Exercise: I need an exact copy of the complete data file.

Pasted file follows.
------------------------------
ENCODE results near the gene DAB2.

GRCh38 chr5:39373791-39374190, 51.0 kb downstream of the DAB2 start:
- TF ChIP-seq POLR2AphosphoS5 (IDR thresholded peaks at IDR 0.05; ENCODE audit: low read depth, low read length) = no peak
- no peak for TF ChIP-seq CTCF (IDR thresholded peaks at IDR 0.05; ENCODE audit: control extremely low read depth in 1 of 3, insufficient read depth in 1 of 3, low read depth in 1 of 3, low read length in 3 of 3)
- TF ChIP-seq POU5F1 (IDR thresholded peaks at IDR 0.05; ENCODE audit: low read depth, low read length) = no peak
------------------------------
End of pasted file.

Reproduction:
ENCODE results near the gene DAB2.

GRCh38 chr5:39373791-39374190, 51.0 kb downstream of the DAB2 start:
- TF ChIP-seq POLR2AphosphoS5 (IDR thresholded peaks at IDR 0.05; ENCODE audit: low read depth, low read length) = no peak
- no peak for TF ChIP-seq CTCF (IDR thresholded peaks at IDR 0.05; ENCODE audit: control extremely low read depth in 1 of 3, insufficient read depth in 1 of 3, low read depth in 1 of 3, low read length in 3 of 3)
- TF ChIP-seq POU5F1 (IDR thresholded peaks at IDR 0.05; ENCODE audit: low read depth, low read length) = no peak